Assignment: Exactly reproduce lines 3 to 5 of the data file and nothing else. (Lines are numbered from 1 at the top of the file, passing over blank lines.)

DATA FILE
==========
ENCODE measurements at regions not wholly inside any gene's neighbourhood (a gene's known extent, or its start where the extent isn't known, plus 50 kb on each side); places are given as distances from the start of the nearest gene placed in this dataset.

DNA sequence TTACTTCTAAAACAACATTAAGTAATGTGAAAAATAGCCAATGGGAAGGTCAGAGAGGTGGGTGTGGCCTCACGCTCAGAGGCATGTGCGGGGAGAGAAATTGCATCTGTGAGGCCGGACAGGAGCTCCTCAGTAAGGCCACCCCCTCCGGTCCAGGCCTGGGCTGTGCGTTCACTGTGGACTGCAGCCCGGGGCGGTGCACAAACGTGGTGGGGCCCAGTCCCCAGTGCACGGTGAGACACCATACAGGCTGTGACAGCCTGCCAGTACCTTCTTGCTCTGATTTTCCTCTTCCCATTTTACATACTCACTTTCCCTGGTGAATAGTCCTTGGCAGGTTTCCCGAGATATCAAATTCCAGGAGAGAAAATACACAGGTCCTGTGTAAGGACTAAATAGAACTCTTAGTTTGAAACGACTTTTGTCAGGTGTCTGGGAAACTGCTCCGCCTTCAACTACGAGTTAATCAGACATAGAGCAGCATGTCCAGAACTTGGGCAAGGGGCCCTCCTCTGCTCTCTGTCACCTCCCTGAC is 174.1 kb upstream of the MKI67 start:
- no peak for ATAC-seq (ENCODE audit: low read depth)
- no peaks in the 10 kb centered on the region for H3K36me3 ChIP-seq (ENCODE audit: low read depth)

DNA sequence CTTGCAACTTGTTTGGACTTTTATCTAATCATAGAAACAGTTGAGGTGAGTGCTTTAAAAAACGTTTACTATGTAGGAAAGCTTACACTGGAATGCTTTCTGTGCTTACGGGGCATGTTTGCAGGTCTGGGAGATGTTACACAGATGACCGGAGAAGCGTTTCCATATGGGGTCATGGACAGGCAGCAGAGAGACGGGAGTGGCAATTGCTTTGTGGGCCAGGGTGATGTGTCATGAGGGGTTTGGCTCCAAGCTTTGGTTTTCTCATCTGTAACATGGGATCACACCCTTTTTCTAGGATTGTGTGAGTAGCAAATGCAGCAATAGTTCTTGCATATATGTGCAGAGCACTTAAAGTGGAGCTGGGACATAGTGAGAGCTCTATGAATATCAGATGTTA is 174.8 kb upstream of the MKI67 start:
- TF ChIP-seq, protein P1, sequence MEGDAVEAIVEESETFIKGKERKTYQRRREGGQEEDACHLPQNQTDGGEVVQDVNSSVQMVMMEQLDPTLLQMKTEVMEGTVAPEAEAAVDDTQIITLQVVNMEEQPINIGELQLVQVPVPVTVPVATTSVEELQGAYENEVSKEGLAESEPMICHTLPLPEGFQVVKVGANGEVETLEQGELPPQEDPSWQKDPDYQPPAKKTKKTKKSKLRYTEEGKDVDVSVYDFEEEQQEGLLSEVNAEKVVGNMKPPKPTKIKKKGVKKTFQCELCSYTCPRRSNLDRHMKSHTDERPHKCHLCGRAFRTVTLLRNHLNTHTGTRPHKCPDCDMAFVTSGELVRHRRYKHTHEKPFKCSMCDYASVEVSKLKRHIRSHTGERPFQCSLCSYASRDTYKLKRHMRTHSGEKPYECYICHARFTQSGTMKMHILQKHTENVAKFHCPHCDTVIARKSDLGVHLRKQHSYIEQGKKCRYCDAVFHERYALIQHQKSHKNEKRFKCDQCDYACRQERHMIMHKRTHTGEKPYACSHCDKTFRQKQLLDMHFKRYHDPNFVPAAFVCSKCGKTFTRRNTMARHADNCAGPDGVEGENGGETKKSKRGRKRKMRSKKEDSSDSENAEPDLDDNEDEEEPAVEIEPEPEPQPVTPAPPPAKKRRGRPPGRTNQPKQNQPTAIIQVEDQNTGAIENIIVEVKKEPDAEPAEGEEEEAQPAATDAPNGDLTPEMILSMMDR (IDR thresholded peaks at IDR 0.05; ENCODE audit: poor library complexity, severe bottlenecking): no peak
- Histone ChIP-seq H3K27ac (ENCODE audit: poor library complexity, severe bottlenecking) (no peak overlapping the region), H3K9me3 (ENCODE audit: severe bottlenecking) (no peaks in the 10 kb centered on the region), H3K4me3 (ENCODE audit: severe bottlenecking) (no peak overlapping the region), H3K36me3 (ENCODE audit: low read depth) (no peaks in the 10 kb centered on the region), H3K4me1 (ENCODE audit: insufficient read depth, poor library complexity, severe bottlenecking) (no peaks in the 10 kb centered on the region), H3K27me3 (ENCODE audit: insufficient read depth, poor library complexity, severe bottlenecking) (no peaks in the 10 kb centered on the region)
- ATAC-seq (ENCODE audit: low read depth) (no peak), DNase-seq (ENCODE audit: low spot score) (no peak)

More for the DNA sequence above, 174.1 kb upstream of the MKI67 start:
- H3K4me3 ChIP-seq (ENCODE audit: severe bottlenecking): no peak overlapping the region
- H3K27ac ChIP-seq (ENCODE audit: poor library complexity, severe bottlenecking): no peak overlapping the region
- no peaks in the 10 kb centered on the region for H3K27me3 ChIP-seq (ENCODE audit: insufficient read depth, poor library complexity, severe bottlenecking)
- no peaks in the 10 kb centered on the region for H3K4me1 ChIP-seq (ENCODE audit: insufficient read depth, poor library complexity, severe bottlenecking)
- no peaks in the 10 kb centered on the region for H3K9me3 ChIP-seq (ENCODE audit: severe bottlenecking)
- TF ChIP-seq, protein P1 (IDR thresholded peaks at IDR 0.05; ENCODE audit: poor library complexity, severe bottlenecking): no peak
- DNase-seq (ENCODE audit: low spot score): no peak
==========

- no peak for ATAC-seq (ENCODE audit: low read depth)
- no peaks in the 10 kb centered on the region for H3K36me3 ChIP-seq (ENCODE audit: low read depth)

DNA sequence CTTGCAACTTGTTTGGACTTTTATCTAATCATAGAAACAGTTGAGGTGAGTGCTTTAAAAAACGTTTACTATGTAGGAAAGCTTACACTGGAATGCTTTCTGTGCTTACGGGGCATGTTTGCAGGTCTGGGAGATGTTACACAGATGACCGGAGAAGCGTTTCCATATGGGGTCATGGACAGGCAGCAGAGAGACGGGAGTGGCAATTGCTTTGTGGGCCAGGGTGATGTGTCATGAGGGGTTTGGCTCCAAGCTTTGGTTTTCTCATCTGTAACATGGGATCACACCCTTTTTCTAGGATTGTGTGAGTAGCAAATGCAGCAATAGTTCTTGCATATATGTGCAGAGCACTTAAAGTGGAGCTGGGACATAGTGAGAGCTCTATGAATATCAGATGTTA is 174.8 kb upstream of the MKI67 start: